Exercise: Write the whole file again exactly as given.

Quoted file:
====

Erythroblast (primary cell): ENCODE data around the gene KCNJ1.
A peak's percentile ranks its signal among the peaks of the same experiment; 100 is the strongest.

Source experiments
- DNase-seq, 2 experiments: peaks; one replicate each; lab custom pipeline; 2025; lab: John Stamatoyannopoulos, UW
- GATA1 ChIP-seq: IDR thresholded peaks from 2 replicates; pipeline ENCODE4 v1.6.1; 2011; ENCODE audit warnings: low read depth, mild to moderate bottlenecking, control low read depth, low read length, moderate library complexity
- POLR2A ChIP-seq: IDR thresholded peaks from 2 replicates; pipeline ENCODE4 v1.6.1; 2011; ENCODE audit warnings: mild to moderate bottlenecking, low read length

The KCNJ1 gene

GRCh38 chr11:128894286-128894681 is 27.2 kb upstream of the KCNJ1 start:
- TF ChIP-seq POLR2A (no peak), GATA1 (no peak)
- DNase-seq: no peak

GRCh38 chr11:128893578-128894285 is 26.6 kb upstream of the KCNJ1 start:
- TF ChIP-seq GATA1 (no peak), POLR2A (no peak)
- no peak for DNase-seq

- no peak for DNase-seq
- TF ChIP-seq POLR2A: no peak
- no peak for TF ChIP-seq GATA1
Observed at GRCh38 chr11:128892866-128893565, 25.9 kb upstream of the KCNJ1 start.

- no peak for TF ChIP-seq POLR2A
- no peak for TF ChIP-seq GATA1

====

Erythroblast (primary cell): ENCODE data around the gene KCNJ1.
A peak's percentile ranks its signal among the peaks of the same experiment; 100 is the strongest.

Source experiments
- DNase-seq, 2 experiments: peaks; one replicate each; lab custom pipeline; 2025; lab: John Stamatoyannopoulos, UW
- GATA1 ChIP-seq: IDR thresholded peaks from 2 replicates; pipeline ENCODE4 v1.6.1; 2011; ENCODE audit warnings: low read depth, mild to moderate bottlenecking, control low read depth, low read length, moderate library complexity
- POLR2A ChIP-seq: IDR thresholded peaks from 2 replicates; pipeline ENCODE4 v1.6.1; 2011; ENCODE audit warnings: mild to moderate bottlenecking, low read length

The KCNJ1 gene

GRCh38 chr11:128894286-128894681 is 27.2 kb upstream of the KCNJ1 start:
- TF ChIP-seq POLR2A (no peak), GATA1 (no peak)
- DNase-seq: no peak

GRCh38 chr11:128893578-128894285 is 26.6 kb upstream of the KCNJ1 start:
- TF ChIP-seq GATA1 (no peak), POLR2A (no peak)
- no peak for DNase-seq

- no peak for DNase-seq
- TF ChIP-seq POLR2A: no peak
- no peak for TF ChIP-seq GATA1
Observed at GRCh38 chr11:128892866-128893565, 25.9 kb upstream of the KCNJ1 start.

- no peak for TF ChIP-seq POLR2A
- no peak for TF ChIP-seq GATA1